Tree Removal / Care
While the perceived risk of death by falling trees (a part of the “tree risk” complex) is influenced by media and often hyped (the objective risk has been reported to be close to 1 : 10.000.000, almost as low as death by lightning), singular events have encouraged a “proactive” stance so that even lightly damaged trees are likely to be removed in urban and public traffic surroundings. As a tree ages and nears the end of its safe useful life expectancy (SULE), it’s perceived amenity value is decreased greatly. A risk assessment normally carried out by local council’s arborist to determine the best course of action. As with all public green spaces, trees in green urban spaces and their careful conservation is sometimes in conflict with aggressive urban development even though it is often understood how urban trees contribute to liveability of suburbs and cities both objectively (reduction of urban heat island effect, etc.) and subjectively. Tree planting programs implemented by a growing number of cities, local councils and organizations is mitigating the losses and in most cases increasing the number of trees in suburbia. Programs include the planting of 2 trees for every 1 tree removed, while some councils are paying land owners to keep trees instead of removing them for farming or construction.
Tree care is the application of arboricultural methods like pruning, trimming, and felling/thinning in built environments. Road verge, greenways, backyard and park woody vegetation are at the center of attention for the tree care industry. Landscape architecture and urban forestry also set high demands on professional tree care. High safety standards against the dangers of tree care have helped the industry evolve. Especially felling in space-limited environments poses significant risks: the vicinity of power or telephone lines, insufficient protective gear (against falling dead wood, chainsaw wounds, etc.) and narrow felling zones with endangered nearby buildings, parking cars, etc.. The required equipment and experience usually transcends private means and is often considered too costly as a permanent part of the public infrastructure. In singular cases, traditional tools like handsaws may suffice, but large-scale tree care usually calls for heavy machinery like cranes, bucket trucks,harvesters, and woodchippers.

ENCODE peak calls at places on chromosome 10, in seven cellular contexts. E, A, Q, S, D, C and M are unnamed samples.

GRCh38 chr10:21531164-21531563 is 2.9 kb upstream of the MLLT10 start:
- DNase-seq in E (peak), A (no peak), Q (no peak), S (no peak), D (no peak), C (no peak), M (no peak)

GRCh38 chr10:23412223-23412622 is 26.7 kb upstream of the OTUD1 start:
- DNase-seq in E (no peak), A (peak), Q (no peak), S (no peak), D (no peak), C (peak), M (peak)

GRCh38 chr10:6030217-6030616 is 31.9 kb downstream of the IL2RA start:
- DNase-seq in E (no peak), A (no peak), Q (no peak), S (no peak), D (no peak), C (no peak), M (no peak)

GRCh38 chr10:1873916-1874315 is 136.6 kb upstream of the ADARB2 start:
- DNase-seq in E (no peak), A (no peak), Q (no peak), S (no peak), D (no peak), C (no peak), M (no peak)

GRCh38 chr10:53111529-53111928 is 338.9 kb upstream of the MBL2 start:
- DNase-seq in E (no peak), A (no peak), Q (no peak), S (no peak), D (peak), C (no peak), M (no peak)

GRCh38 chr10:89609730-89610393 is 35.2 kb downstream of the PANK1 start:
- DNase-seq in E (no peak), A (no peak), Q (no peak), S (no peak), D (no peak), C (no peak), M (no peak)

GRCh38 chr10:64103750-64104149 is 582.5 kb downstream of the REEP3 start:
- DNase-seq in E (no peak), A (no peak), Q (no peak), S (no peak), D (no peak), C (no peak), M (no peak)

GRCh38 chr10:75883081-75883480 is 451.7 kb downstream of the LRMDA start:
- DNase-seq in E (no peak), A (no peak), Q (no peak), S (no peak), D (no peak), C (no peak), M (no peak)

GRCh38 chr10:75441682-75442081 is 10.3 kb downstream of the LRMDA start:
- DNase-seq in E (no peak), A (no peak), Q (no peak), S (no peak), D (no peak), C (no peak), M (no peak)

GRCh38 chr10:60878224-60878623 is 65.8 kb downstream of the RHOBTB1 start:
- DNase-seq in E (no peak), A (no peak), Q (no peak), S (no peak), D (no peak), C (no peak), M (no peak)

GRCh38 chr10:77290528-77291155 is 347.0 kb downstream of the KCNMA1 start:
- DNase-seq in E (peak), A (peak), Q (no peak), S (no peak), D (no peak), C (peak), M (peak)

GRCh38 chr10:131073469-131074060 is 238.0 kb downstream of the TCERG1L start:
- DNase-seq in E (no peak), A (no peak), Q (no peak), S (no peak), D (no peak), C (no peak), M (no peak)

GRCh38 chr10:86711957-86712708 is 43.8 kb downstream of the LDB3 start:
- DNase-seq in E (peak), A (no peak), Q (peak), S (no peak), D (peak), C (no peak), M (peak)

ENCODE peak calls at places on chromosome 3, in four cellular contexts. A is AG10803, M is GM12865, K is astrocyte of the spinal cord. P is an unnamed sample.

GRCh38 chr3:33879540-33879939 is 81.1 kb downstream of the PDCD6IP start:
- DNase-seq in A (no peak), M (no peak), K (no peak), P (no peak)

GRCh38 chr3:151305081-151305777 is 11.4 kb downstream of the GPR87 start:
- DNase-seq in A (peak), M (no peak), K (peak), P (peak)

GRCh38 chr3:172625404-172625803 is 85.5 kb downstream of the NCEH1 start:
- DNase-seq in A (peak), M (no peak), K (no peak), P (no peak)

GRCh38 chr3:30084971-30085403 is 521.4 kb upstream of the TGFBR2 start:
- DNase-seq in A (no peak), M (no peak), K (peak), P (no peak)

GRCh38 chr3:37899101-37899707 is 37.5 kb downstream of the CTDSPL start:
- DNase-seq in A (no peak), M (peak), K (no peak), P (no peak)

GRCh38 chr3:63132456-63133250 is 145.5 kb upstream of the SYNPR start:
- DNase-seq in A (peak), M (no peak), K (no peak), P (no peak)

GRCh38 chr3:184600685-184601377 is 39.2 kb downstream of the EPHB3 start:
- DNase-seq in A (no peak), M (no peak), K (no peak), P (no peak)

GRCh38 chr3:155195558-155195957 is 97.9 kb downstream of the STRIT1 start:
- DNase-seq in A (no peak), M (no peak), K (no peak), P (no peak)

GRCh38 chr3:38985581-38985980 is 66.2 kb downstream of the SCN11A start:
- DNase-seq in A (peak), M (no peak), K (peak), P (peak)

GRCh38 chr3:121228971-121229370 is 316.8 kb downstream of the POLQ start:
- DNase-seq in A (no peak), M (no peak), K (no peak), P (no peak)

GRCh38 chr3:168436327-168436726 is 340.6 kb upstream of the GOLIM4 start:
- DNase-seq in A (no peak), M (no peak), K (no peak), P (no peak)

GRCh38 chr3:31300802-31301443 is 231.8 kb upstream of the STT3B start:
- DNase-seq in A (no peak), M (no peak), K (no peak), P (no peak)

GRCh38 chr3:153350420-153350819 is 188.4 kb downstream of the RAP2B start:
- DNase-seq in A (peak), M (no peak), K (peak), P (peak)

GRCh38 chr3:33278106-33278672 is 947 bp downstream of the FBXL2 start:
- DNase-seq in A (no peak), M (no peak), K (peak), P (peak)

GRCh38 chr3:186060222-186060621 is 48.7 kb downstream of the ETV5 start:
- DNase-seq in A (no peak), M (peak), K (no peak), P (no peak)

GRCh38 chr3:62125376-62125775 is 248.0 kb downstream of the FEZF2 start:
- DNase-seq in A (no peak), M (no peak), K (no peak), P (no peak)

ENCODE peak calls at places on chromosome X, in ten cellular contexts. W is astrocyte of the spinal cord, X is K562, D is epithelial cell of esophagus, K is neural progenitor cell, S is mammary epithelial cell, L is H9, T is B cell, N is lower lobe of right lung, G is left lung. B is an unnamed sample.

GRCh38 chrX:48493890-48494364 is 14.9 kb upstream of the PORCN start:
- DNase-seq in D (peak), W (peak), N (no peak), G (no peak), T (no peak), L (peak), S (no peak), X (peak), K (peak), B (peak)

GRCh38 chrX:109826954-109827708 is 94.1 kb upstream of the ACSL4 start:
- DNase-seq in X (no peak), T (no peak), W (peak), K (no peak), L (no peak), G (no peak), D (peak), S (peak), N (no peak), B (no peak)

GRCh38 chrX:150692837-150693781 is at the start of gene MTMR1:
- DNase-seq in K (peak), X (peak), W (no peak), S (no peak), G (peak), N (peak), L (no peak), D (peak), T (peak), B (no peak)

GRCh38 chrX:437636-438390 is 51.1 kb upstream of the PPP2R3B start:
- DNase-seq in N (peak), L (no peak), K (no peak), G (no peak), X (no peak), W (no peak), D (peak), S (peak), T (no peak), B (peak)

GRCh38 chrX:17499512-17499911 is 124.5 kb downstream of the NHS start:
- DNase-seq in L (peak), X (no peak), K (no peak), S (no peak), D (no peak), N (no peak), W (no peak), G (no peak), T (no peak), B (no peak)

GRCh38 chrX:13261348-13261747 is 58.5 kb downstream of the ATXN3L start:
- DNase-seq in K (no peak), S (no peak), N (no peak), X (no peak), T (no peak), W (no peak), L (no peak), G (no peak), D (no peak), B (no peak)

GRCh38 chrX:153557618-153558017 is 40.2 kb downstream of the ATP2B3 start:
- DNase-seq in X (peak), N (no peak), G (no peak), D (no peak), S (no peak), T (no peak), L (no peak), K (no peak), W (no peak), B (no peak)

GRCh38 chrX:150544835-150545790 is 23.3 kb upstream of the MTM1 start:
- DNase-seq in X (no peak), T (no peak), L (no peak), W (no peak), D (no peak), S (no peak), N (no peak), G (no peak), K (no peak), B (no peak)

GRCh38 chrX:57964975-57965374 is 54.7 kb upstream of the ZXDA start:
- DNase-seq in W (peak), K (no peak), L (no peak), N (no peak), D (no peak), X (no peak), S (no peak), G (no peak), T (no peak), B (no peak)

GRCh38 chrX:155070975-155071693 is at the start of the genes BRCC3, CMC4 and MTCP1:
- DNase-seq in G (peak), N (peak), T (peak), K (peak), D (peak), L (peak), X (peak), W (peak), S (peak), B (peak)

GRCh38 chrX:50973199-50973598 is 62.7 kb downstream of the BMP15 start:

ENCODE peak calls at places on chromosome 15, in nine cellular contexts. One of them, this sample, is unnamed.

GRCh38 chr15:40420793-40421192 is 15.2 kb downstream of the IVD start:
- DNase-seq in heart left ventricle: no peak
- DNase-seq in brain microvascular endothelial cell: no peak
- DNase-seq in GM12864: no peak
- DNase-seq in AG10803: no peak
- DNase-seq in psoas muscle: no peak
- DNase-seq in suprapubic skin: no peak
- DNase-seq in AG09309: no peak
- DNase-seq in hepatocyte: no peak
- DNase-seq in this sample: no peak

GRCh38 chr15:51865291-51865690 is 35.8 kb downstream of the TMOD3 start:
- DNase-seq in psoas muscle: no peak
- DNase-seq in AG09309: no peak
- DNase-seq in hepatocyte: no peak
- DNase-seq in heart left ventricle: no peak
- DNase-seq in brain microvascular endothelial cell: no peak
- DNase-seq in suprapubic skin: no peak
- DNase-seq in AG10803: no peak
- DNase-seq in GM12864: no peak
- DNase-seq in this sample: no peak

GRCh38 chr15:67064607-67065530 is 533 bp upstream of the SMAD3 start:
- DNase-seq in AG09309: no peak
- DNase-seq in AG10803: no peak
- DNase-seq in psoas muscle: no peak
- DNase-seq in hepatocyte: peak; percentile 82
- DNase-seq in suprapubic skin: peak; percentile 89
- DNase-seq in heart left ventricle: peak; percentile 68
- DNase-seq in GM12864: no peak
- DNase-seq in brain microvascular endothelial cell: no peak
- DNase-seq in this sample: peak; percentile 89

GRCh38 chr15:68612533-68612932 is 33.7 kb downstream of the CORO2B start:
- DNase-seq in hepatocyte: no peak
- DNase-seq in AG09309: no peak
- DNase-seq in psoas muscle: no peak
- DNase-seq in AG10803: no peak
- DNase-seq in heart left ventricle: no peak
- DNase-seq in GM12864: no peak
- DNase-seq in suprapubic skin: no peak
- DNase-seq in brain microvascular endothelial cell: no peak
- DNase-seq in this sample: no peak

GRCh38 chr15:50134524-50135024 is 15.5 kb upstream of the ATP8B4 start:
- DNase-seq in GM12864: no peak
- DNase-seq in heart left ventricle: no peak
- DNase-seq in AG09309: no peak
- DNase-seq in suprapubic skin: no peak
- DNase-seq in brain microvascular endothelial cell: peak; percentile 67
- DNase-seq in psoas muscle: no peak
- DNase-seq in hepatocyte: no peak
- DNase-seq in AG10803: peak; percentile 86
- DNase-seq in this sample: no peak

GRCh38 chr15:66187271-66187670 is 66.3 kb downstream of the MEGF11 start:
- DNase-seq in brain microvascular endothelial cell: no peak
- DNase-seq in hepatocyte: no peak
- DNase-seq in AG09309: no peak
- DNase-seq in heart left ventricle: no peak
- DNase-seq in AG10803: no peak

Road side trees are especially prone to biotic stress by exhaust fumes, toxic road debris, soil compaction, and drought which makes them susceptible to fungal infections and various plant pests. When tree removal is not an option, because of road ecologyconsiderations, the main challenge is to achieve road safety (visibility of road signs, blockage-free lanes, etc.) while maintaining tree health.
Ocean City (OC or OCMD), officially the Town of Ocean City, is an Atlantic resort town in Worcester County, Maryland. Ocean City is widely known in the Mid-Atlantic region of the United States and is a frequent destination for vacationers in that area. The population was 7,102 at the 2010 U.S. Census, although during summer weekends the city hosts between 320,000 and 345,000 vacationers, and up to 8 million visitors annually. During the summer, Ocean City becomes the second most populated municipality in Maryland, after Baltimore. It is part of the Salisbury metropolitan area.
The land upon which the city was built, as well as much of the surrounding area, was obtained by Englishman Thomas Fenwick from the Native Americans. In 1869, businessman Isaac Coffin built the first beach-front cottage to receive paying guests. During those days, people arrived by stage coach and ferry. They came to fish off the shore, to enjoy the natural beauty of the Atlantic Ocean pounding against the long strip of sandy beach, to collect seashells, or just to sit back and watch the rolling surf.